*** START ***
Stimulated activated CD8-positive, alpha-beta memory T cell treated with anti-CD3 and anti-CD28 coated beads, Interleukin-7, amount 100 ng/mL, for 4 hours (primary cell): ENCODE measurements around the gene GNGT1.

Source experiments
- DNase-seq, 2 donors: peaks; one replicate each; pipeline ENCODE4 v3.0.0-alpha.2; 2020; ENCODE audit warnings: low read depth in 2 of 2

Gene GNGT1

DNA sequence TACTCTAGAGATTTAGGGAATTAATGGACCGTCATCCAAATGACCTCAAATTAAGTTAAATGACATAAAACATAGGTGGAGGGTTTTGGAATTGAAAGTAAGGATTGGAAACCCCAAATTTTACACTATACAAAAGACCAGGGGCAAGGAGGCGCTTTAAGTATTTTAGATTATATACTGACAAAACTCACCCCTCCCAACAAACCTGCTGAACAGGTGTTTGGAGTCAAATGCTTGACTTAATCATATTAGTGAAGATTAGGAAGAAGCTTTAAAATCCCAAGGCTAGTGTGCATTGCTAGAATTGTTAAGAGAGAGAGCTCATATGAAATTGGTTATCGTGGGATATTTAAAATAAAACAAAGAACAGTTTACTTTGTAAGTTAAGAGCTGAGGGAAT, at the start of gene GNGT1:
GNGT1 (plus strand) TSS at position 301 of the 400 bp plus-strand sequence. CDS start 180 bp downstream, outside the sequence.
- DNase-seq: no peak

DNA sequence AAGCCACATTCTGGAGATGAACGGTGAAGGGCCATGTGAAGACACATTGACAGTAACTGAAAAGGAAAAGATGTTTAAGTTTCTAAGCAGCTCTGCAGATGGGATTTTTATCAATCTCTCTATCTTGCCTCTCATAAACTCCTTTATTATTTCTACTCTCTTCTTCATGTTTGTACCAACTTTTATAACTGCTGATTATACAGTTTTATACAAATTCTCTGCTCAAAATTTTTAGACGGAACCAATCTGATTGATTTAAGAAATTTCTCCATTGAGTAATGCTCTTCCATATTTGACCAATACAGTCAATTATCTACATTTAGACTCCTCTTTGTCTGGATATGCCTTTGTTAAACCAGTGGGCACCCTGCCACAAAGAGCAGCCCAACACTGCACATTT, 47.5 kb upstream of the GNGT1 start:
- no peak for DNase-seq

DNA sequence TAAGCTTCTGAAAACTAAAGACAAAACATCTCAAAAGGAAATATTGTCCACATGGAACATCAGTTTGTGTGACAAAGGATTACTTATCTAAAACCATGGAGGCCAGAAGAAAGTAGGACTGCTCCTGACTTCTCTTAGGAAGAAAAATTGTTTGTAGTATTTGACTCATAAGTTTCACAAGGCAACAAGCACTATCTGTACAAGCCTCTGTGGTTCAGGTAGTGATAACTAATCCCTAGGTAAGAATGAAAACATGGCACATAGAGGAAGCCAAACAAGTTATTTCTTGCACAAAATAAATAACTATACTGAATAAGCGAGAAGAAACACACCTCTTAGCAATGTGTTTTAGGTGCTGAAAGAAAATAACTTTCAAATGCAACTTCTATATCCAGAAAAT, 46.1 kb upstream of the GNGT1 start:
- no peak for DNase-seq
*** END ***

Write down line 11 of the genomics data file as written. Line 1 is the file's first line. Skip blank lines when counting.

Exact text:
- no peak for DNase-seq